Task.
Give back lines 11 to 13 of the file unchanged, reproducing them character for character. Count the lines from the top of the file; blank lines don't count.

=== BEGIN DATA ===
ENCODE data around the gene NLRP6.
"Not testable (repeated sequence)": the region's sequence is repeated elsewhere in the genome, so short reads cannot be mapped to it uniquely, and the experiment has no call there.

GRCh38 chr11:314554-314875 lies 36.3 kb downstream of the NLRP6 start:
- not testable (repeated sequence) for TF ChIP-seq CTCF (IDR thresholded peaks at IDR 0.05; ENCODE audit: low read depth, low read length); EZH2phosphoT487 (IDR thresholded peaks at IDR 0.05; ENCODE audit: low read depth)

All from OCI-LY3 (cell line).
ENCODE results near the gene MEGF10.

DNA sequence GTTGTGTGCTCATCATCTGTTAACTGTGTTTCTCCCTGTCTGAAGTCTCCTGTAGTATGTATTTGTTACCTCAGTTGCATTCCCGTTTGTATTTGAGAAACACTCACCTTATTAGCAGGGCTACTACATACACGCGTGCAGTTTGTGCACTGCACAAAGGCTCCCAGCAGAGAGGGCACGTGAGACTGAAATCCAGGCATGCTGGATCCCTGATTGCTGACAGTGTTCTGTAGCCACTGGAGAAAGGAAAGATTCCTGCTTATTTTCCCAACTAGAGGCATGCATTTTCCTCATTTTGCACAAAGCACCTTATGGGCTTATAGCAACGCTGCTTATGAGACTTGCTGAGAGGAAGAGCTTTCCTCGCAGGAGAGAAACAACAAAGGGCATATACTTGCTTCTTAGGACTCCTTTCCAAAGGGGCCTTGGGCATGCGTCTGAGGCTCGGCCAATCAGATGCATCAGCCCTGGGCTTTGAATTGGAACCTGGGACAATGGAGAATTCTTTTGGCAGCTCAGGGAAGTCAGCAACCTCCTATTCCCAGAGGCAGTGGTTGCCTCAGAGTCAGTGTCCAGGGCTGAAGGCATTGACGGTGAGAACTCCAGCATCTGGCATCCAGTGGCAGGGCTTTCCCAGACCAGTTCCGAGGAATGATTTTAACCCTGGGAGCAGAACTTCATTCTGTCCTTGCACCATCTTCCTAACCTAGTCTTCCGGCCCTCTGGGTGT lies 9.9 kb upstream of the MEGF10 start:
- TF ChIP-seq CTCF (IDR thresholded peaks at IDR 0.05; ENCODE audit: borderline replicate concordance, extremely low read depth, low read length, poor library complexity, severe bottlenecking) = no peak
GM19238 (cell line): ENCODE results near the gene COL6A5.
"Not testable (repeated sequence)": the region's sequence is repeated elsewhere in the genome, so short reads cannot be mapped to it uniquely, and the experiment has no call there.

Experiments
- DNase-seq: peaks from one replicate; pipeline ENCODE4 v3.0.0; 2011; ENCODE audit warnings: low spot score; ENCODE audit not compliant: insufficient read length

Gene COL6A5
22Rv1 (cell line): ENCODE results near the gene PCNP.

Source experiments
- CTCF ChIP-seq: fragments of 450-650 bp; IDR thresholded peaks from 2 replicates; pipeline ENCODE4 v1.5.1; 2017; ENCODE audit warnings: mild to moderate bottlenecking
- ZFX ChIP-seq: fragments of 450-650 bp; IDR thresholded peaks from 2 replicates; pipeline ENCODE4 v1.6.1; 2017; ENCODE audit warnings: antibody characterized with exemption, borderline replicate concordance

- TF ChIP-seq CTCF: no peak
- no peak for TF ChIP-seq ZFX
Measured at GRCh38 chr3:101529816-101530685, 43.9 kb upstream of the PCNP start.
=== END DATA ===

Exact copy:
Experiments
- DNase-seq: peaks from one replicate; pipeline ENCODE4 v3.0.0; 2011; ENCODE audit warnings: low spot score; ENCODE audit not compliant: insufficient read length

Gene COL6A5